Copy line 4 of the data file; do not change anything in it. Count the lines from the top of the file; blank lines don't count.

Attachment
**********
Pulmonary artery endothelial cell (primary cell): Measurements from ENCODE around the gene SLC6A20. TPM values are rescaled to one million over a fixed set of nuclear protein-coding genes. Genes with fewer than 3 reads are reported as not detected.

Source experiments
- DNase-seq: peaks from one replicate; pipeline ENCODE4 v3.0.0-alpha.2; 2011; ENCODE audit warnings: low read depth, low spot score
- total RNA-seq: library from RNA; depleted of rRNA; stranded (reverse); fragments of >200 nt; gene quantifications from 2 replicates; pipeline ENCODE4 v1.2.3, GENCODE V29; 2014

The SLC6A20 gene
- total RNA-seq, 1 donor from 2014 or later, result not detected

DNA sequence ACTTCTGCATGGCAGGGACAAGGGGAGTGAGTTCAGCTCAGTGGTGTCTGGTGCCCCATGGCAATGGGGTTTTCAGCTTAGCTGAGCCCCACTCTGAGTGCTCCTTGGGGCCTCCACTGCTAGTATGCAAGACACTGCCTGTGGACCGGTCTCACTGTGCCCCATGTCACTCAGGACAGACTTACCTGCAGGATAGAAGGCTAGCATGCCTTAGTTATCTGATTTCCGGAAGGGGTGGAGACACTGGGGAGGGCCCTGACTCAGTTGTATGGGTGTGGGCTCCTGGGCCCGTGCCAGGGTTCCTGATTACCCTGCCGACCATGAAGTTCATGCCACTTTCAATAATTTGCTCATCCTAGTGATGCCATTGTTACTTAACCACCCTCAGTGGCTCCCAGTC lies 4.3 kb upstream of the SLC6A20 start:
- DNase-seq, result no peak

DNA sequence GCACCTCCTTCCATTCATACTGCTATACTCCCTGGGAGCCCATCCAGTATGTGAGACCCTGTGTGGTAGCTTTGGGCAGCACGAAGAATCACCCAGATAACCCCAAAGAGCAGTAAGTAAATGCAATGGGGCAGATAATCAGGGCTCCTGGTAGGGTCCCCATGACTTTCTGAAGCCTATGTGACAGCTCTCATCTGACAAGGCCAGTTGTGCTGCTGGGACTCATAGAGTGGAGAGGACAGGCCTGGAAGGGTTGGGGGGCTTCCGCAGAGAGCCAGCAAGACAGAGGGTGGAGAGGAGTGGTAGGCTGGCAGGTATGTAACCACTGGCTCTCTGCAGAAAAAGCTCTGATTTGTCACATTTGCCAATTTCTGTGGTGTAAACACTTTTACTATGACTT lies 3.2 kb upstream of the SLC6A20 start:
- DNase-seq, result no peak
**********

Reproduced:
- total RNA-seq: library from RNA; depleted of rRNA; stranded (reverse); fragments of >200 nt; gene quantifications from 2 replicates; pipeline ENCODE4 v1.2.3, GENCODE V29; 2014